Let's Make A (Tough) Deal

If you're in the market for a cordless phone, it's hard to beat Northwestern Bell's 900MHz model--especially during a recent promotion at OfficeMax. Earlier this month the $29.99 phone was being sold with a $19.99 instant rebate and a $10 mail-in rebate, resulting in a net price of zero. On its Web site last week, OfficeMax touted Hi-Val modems and 50-packs of CD-ROM jewel cases, both "Free after Rebates!" At Best Buy, past the Hewlett-Packard and Compaq laptops (each featuring $200 mail-in rebates), TDK 50-pack CD-R discs are selling for $2.99 (after $17 in rebates).

All this free and nearly free stuff is a silver lining to the cloudy economy. Rebates have been an effective sales tactic for decades, but executives at "fulfillment houses"--the firms that process rebate checks--say the practice is booming. Manufacturers and retailers love rebates because they drive store traffic--and because many customers don't bother to send away for the rebates, lowering the cost of the promotion. But some shoppers who count on the check in the mail are starting to loathe this trend. They're getting fed up with the rebate rigmarole of filling out forms, cutting out UPC bar codes and waiting endlessly for rebate checks to arrive. Worse, some people say they're being unfairly denied their rebates. "If you miss one little detail, you're going to have a problem," says Holly Cherico of the Council of Better Business Bureaus.

Industry veterans admit that manufacturers are getting stricter, rejecting consumers who don't follow every letter of rebate rules. That's partly because in a tough economy, every rebate rejection goes right to the bottom line. It's also because rebates are getting more valuable ($200 on a laptop instead of $2 on Brillo pads), so companies are trying harder to root out fraud. "They are being sticklers," says Frank Giordano, president of TCA Fulfillment Services. Still, the rebate processors say they've become more consumer-friendly. Stores like Staples now print out rebate forms and multiple receipts at cash registers. Fulfillment houses let consumers track their rebates on the Web. Says Al Goldberg of the Express Group: "If the consumer follows the rules, 99 percent of the time things go smoothly."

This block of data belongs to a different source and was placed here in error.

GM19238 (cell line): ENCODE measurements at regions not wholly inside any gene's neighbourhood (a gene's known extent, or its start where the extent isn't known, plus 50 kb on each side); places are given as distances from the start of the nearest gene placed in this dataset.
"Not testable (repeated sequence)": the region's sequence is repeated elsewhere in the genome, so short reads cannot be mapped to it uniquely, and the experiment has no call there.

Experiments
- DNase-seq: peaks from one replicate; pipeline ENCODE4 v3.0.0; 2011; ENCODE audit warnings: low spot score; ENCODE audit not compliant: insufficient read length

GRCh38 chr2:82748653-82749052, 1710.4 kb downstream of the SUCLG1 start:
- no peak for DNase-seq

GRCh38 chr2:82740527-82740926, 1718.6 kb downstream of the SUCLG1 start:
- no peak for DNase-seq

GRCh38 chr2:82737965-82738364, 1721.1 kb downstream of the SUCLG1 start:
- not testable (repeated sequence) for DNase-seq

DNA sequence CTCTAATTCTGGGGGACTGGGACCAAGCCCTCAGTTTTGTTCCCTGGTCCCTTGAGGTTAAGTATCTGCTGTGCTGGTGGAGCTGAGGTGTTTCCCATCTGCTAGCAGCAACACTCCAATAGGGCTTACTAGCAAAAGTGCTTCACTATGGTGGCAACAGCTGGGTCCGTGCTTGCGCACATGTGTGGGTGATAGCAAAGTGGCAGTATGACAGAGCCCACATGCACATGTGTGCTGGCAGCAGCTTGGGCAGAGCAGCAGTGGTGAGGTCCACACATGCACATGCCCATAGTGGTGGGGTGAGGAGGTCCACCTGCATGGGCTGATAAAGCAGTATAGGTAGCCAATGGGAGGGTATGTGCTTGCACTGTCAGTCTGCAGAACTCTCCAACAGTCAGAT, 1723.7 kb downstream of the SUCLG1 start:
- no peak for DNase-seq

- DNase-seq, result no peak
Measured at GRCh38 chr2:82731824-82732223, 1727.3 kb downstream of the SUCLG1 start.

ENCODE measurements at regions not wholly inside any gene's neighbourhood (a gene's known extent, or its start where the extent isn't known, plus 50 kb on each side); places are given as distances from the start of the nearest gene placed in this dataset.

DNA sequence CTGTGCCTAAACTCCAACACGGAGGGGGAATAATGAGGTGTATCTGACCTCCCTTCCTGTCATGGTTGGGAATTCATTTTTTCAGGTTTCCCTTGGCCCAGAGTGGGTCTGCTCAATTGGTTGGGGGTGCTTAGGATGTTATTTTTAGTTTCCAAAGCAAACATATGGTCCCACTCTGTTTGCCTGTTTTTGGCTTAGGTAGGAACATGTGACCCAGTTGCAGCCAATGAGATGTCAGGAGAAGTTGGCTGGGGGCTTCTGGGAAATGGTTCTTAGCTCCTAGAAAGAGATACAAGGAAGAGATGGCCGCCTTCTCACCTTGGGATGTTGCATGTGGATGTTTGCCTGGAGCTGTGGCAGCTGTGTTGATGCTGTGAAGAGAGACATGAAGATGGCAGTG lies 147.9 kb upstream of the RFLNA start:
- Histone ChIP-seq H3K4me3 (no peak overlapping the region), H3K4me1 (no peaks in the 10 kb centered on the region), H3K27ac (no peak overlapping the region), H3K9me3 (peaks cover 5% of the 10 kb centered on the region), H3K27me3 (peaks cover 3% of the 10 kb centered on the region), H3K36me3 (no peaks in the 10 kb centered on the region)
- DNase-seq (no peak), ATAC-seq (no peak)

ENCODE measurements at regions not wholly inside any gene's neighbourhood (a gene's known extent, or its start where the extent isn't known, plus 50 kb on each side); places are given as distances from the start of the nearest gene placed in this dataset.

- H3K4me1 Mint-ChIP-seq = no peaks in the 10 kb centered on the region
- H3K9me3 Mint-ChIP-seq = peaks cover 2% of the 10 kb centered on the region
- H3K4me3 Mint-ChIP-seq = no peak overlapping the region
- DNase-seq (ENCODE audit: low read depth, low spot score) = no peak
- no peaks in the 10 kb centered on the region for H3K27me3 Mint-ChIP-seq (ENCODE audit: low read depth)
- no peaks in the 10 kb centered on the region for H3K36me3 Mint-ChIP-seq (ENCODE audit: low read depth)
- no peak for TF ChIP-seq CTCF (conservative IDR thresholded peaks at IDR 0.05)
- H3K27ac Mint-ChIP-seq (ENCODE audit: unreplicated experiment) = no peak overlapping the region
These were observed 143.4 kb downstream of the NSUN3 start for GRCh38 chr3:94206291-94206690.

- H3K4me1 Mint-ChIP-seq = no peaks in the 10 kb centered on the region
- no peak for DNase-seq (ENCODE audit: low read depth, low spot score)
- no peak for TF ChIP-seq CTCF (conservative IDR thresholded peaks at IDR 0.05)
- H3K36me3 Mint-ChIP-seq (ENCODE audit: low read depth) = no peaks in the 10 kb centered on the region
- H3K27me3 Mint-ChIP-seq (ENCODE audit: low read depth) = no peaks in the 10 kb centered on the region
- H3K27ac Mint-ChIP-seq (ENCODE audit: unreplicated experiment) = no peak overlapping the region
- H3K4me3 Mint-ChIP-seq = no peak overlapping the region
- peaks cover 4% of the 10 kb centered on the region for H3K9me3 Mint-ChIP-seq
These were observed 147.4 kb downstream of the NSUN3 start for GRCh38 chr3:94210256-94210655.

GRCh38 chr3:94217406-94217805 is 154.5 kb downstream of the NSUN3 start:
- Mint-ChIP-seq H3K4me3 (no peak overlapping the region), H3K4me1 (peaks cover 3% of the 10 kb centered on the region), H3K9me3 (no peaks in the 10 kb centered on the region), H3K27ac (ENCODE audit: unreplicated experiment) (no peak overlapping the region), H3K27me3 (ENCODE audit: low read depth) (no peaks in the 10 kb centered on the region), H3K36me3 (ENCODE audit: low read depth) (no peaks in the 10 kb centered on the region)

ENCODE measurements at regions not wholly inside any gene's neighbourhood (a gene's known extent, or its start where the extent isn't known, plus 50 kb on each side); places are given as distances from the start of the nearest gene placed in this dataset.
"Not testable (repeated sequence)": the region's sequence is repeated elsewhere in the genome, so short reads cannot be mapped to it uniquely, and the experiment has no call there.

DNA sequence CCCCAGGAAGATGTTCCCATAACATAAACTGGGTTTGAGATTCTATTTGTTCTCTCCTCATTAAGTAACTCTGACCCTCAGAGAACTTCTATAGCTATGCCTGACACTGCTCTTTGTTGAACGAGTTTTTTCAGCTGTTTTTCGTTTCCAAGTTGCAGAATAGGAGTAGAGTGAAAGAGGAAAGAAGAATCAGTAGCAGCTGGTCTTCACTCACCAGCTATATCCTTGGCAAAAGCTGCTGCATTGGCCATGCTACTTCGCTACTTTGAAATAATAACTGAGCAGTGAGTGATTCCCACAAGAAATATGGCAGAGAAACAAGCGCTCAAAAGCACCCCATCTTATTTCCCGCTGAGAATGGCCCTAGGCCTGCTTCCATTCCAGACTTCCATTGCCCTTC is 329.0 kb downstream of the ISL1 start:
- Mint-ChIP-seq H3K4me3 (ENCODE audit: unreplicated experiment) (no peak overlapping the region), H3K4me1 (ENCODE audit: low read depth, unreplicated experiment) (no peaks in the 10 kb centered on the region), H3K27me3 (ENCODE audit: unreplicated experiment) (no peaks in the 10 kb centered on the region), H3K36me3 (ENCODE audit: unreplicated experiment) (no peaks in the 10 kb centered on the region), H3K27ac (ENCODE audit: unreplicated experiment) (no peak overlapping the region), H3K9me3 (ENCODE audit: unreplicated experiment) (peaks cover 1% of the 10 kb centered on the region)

The other 1 percent of consumers are forced to show stick-to-itiveness to get the money they deserve. After Marcos Achamizo didn't receive his $50 rebate on a Hewlett-Packard computer last fall, he made phone calls, sent letters and called the Better Business Bureau, eventually getting HP to pay him the $50 plus the $17 in certified-mail fees he'd spent chasing it.

For some companies, rebate complaints can lead to legal headaches. When Sean and Esther Verma went computer shopping in November, a $100 rebate offer from Dell helped convince them to spend $1,100 on a desktop PC. When the computer arrived, Esther says, she promptly filled out and mailed in the rebate forms. Seven months later, after numerous phone calls, faxes and e-mails, she's given up hope. "Companies should be held responsible for their end of the deal," Esther says. So last month the Vermas became lead plaintiffs in a class-action lawsuit charging Dell with a "systematic and wholesale failure to honor its contractual obligations to pay rebates." Attorney Natalie Finkelman Bennett has already received e-mail from 220 potential plaintiffs in the Dell suit.